For many young Christians this summer, their pilgrimage will be to the Taize community in France. Thousands will come to study the scriptures, to live and work together in community, and to worship God in song and prayer. They will meet others from around the world who speak many languages and come from varied experiences. And many of them will meet God in that place. They will come looking for God, and God will be there, and they will grow in faith and love and commitment to the way of Jesus.
Others will go to a place called Iona in Scotland. It’s a place they say that heaven and earth come close together… where the rocks and the sea and the wind and the ancient Celtic abbey all witness to God’s faithful presence from the beginning of time and forever. And as they sing, and pray, study, work, and eat together, they too will have a powerful experience of God. They will have stories to tell and experiences to share with their children and grandchildren.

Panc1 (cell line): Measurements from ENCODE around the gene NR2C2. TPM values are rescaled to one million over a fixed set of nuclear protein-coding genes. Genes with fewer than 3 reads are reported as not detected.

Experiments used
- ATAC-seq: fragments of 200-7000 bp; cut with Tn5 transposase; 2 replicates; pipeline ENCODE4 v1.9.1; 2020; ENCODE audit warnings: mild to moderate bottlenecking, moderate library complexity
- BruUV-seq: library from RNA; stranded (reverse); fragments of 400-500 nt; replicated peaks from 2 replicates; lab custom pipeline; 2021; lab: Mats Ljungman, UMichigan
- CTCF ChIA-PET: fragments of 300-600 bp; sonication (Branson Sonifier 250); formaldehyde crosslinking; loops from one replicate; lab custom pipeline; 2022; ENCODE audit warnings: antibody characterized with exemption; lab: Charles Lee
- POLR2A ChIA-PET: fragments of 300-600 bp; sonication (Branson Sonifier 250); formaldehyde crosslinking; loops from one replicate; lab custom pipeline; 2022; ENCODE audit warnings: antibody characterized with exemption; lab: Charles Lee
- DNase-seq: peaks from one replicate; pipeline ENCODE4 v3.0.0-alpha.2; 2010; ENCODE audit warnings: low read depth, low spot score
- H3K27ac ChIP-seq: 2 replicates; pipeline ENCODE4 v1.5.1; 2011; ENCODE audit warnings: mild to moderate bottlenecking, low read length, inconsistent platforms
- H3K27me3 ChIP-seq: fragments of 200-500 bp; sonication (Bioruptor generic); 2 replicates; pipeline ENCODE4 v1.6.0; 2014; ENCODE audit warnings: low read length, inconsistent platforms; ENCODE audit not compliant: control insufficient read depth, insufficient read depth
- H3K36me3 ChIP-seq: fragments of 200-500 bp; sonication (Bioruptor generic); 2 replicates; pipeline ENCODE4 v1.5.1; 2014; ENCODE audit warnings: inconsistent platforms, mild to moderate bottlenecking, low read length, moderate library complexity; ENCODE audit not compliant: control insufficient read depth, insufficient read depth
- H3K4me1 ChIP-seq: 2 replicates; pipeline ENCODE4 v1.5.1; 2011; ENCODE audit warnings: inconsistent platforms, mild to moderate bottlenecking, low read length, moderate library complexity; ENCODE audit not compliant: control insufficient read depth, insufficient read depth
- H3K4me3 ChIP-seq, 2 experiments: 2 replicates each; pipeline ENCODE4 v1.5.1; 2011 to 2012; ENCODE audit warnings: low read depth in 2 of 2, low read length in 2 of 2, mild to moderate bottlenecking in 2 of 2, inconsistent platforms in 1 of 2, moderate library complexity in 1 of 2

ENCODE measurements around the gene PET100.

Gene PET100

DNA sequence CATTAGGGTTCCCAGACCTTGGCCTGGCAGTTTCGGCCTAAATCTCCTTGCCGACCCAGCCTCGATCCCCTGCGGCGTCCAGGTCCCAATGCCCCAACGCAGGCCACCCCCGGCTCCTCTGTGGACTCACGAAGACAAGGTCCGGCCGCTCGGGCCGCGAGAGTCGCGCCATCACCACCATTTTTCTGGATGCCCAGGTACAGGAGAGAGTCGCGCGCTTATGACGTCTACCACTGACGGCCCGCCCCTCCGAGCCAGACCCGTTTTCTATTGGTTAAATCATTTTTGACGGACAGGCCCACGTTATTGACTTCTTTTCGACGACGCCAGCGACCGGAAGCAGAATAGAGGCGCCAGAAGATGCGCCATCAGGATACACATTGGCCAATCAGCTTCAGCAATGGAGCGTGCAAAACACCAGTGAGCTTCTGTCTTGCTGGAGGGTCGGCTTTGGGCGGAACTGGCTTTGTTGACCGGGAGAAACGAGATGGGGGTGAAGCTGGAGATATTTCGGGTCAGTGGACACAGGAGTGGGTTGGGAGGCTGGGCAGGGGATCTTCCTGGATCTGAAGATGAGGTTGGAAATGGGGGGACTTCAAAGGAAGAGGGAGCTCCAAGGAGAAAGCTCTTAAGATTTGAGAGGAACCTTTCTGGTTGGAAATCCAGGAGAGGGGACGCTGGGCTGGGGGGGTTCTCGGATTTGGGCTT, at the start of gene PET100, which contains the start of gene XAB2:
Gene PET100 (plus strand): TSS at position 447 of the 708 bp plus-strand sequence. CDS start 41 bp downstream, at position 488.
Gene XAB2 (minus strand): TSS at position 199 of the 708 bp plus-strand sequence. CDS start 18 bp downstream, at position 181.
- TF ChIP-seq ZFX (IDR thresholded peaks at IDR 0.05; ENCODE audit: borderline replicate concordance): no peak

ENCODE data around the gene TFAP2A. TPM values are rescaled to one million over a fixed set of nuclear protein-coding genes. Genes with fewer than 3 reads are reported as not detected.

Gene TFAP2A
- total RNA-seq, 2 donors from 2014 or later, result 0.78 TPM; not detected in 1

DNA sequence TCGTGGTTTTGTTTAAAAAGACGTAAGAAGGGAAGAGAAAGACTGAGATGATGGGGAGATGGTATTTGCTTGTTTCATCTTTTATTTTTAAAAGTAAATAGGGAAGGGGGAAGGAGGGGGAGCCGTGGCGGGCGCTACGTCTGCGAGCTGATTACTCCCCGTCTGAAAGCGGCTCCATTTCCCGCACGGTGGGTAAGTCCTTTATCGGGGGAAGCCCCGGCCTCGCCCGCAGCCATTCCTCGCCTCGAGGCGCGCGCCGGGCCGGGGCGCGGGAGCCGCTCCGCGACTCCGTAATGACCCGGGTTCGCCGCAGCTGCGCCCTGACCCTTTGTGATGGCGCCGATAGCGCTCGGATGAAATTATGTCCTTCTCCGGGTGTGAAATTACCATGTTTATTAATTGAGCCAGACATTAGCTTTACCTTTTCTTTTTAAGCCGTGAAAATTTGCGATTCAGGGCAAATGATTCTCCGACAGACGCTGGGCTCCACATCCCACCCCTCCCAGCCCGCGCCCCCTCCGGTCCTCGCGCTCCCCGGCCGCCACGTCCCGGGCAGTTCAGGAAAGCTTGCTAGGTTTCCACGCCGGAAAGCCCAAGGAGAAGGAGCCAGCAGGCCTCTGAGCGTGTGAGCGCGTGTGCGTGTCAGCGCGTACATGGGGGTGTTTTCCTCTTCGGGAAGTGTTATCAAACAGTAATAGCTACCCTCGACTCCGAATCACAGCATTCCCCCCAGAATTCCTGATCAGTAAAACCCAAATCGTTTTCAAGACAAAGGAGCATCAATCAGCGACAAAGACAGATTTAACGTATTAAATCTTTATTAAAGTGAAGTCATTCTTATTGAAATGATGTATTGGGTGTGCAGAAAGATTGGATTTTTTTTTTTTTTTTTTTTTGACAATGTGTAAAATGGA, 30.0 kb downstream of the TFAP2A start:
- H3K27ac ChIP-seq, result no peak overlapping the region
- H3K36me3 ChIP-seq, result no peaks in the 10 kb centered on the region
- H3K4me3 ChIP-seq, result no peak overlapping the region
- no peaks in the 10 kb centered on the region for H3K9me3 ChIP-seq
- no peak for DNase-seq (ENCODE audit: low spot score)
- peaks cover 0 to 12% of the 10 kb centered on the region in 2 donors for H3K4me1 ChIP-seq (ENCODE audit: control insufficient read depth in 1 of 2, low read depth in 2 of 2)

Though I’ve spent a few days in Taize, and I hope one day to visit Iona, I realize that there are many other holy places much closer to home. I think the point is that the pilgrim must go to the place hoping for and expecting and looking for an experience of God. The pilgrim makes an intentional choice to set aside their time and attention to be in God’s presence, to learn from God… to “count the towers” in the city of God. And God is sure to meet them there… wherever their spiritual destination may be.